There are a few factors that change hemoglobin's affinity to O2, one of them is blood Ph (acidity/alkalinity). As the blood turns more acidic it tends to give away it's O2 (to the tissues in this case) more easily. So if you are more acidic you will stay conscious at lower blood saturation levels.
CO2 changes the blood Ph levels. CO2 is also responsible for some of our dive response as well.

To make it more clear, this is what is known as the blood O2 dissociation curve, you can see that you have higher PO2 at lower saturation rate when you are more acidic.

ODC_3.jpg

clip_image062.jpg
 
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efattah

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Mar 2, 2001
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In addition to shifting the Hb-O2 curve, CO2 also vasodilates your blood vessels. In this way, it dilates the blood vessels in your brain, forcing more blood into your brain (and thus forcing more O2 into your brain).

Lack of CO2 causes vasoconstriction. This is why you black out when you hyperventilate, because the vessels in your brain constrict.
 

roy_nexus_6

Well-Known Member
Aug 28, 2003
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another great physiology thread,

Thanks Eric and Michael for the answers and of course, someone had to ask the intelligent question, so thank you Pezman.
 

naiad

Apnea Carp
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Oct 11, 2003
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efattah said:
Bottom line is that at least for me, all apnea is best performed in pure carb burning mode. Static is most affected by this, for complicated reasons.
Same with me - eating something like pasta or cereal some time before training produces the best results, but I have to also not eat anything for about 3 or 4 hours before the actual training.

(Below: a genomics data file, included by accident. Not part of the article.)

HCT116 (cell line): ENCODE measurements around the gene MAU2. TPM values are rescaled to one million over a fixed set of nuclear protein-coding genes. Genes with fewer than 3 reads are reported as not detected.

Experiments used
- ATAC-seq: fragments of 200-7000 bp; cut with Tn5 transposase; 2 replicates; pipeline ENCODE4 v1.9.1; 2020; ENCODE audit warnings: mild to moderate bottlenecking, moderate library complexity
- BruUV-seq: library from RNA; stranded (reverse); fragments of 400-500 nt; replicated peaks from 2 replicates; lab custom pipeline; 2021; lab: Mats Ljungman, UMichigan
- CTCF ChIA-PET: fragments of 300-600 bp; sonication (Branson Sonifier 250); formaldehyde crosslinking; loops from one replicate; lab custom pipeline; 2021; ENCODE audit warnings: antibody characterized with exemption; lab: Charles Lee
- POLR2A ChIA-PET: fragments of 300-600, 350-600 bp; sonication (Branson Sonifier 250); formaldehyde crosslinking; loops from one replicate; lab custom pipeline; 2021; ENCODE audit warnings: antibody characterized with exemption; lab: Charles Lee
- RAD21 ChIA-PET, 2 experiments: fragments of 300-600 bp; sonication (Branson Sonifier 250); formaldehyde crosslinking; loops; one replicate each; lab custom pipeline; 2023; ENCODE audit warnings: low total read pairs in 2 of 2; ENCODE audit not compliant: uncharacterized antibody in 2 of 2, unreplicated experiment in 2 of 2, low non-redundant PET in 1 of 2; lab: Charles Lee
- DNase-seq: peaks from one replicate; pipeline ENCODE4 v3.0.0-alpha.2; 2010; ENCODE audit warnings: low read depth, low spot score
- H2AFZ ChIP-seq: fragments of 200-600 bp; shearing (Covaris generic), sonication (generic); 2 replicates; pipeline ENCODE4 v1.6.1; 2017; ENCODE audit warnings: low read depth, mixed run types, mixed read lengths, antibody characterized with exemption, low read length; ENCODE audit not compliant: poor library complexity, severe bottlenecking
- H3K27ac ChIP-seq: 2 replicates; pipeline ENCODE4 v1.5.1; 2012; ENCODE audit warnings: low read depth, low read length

Lucia
 

Bill

Baron of Breathold
Oct 17, 2001
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Michael
Thanks for the interesting charts. They're new to me and I'm not sure that I can 'translate' them properly. If I take sea level in inches and convert to mm, I end up with 760. If that's right, PO2 at sea level is about 160 and 100 mm on your charts is 13% O2 by volume or 21% O2 at 2500 meters altitude. Did I get it close?
My only experience was at 7000 meters and the samba came fast while I was seated and performing a simple task, but I know that trained guides can work at the top of the world. How low can a trained diver go on a static?
The chart also raises a question about affinity. If it is lowered, it will give off O2 easier, but won't that make it harder to get O2 from the lungs. Seems that it would balance out.
Aloha
Bill
 

naiad

Apnea Carp
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Oct 11, 2003
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Bill said:
My only experience was at 7000 meters and the samba came fast while I was seated and performing a simple task
I thought you meant 7000 meters dynamic distance or depth for a moment! That would explain the samba...

Lucia
 

efattah

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Mar 2, 2001
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Bill,

You want high affinity at the start, to get O2 from the lungs. Once there is little or no O2 in the lungs, (at the end), you want low affinity so the hemoglobin gives up the O2.